That is what I might try first. Check that the replacement valve can also be disassembled to make the replacement easy also.My first post above was for comedic value. But I might explain that to the customer with the large price tag associated with it. Then go for the easier repair indicated here. If all goes well the the cost is less than half the quote and everyone is happy.


    Edward Young
    Retired HVAC Contractor from So. Jersey.
    Services first oil burner at age 16
    P/T trainer for EH-CC.org

    Larry Weingarten
  • Jamie Hall
    Jamie Hall Member Posts: 19,426
    Before you start sawing on things -- if the hissing leak is where the valve connects to the spud out of the radiator, that's a union. So -- the first thing to do is to disconnect the union (there's usually enough play) and make sure the mating surfaces are clean and very smooth. Then put it back together properly and see if the leak is still there.

    If you go with a new valve, you must also go with a new spud to match the union faces (you might get lucky and they would match -- it happens... but not often).
    Br. Jamie, osb
    Building superintendent/caretaker, 7200 sq. ft. historic house museum with dependencies in New England
  • EBEBRATT-Ed
    EBEBRATT-Ed Member Posts: 12,362
    Once the valve is disconnected from the radiator and the rad is lifted out you may be able to pry the pipe to the left a little but the valve will likely need to be taken apart to spin it off
  • retiredguy
    retiredguy Member Posts: 620
    edited August 24
    If the valve is in decent shape and there is a union above the valve and that is where the leak is, I would first try an "in place" repair of the union by breaking the union, removing the radiator and trying to clean up the mating surfaces of the union. Do not use a rough steel wire brush but instead, use a fine, "brass" wire brush in an electric tool if you desire and finish off the cleaning of the mating surfaces with very fine 0000 steel wool or crocus cloth. If there are any other leaks of course repair them. When reinstalling the union, coat the surfaces with high temp RTV silicone which you can purchase at an auto parts store. I have done this many times on all size mating surfaces. If you want to remove the valve, do as @Mattmia2 suggested and remove the "bonnet" so you can spin the valve off without cutting the piping. Good luck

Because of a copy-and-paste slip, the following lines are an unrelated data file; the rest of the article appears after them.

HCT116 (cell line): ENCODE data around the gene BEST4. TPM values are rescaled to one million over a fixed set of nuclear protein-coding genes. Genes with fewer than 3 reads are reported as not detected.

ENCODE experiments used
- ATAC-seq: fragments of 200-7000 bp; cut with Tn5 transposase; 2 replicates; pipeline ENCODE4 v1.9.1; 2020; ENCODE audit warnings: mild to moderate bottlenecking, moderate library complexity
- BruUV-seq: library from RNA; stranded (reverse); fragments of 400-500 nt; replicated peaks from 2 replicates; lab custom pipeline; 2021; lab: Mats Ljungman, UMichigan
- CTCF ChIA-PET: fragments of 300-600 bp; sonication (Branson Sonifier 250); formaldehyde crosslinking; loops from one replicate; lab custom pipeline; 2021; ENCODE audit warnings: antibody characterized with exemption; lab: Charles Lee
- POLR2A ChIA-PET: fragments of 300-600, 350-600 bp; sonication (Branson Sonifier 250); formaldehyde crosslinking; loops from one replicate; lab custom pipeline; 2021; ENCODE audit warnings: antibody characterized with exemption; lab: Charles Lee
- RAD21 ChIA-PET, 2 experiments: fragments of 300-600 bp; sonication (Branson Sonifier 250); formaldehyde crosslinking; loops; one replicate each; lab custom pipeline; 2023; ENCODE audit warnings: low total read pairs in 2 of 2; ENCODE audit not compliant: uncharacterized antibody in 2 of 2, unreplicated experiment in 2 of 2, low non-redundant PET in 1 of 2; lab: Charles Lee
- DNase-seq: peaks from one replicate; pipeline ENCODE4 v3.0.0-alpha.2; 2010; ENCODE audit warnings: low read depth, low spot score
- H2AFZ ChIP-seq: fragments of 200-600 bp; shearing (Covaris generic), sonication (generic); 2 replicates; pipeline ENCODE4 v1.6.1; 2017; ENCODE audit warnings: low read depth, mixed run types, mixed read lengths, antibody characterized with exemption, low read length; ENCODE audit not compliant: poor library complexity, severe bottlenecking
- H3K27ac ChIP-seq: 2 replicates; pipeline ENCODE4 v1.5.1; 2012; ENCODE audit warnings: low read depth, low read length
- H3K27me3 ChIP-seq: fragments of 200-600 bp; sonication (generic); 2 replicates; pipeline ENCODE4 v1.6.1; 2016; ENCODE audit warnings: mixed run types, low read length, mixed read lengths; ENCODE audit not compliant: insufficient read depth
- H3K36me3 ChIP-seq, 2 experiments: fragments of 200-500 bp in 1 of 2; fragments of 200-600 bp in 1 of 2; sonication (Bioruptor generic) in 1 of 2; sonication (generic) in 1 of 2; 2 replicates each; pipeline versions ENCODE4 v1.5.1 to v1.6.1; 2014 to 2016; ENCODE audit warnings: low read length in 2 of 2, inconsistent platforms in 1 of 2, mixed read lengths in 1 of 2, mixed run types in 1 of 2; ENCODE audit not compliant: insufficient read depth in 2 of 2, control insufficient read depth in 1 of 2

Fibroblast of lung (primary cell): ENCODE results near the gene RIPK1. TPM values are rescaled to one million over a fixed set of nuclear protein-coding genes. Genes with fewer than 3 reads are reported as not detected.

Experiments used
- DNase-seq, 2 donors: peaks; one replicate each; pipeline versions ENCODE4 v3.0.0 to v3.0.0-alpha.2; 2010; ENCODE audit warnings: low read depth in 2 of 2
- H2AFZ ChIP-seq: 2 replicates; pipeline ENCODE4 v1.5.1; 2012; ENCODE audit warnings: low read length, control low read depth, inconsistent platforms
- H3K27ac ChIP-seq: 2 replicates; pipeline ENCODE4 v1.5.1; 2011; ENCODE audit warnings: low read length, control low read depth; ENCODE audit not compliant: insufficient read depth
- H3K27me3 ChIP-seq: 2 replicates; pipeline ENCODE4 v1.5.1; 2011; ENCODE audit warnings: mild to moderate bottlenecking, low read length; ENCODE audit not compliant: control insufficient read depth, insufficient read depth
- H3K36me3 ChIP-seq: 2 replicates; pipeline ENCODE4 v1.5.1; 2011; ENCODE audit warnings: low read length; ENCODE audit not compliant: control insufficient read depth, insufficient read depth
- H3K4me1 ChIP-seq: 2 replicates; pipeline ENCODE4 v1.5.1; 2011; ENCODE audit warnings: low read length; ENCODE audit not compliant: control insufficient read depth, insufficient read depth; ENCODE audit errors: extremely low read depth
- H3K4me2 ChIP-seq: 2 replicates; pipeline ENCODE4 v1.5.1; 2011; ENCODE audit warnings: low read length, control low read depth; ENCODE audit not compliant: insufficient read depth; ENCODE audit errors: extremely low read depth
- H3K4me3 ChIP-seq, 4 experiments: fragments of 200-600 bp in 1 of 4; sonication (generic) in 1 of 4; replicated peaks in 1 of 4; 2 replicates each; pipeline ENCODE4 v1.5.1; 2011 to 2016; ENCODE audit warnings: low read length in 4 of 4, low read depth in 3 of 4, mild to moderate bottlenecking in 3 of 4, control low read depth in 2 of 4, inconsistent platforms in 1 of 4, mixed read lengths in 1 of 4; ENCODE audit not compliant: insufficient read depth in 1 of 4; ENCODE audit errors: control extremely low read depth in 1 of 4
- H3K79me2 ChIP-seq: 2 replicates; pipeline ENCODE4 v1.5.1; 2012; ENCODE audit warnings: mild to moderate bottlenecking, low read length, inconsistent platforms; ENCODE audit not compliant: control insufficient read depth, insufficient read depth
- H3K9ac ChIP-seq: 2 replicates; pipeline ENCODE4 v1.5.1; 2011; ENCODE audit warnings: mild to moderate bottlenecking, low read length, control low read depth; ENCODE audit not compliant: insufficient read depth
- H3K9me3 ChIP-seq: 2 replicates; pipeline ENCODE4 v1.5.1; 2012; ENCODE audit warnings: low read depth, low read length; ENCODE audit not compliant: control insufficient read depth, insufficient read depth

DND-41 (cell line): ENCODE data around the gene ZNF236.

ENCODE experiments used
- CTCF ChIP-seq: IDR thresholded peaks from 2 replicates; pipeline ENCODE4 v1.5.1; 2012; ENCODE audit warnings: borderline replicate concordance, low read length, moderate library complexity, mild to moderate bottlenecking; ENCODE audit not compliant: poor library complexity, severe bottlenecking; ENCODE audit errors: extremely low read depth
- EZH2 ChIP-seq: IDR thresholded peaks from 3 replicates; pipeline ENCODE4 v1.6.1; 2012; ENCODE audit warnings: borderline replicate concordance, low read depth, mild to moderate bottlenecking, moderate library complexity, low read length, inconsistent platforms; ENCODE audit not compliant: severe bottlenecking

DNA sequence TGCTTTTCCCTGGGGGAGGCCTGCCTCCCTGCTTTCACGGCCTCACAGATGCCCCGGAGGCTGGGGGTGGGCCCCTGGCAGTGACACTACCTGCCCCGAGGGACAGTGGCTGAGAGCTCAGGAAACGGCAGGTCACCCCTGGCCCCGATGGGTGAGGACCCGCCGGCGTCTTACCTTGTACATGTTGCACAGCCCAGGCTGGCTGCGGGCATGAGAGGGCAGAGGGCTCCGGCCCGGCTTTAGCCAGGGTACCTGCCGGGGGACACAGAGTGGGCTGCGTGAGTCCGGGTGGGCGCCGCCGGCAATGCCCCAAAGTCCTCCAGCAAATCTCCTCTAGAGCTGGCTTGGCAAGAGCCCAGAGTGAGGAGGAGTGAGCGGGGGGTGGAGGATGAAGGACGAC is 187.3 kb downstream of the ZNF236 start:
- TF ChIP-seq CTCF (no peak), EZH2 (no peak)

• ChrisJ
    ChrisJ Member Posts: 13,258
    I'm sorry.

    I had to...


    Single pipe quasi-vapor system. Typical operating pressure 0.14 - 0.43 oz. EcoSteam ES-20 Advanced Control for Residential Steam boilers. Rectorseal Steamaster water treatment
  • mattyparas
    mattyparas Member Posts: 9
    Thanks for the help all! I don't think I can avoid Sawzall surgery, the previous owner used JB Weld to try to fix the leak covering the whole connection above the valve. No way to wrench it off. 

    I plan to take it out with the Sawzall and then find a new valve and spud that I can take the bonnet off to make the turn to reassemble. 

    Wish me luck! Thanks again to all. Worst case I'll call a plumber and pay $$$$ :) 

    EdTheHeaterMan
  • mattmia2
    mattmia2 Member Posts: 5,999
    The size wrenches you will need for the union and the bonnet will have no problem peeling the jb weld off.
    Larry Weingartenmattyparas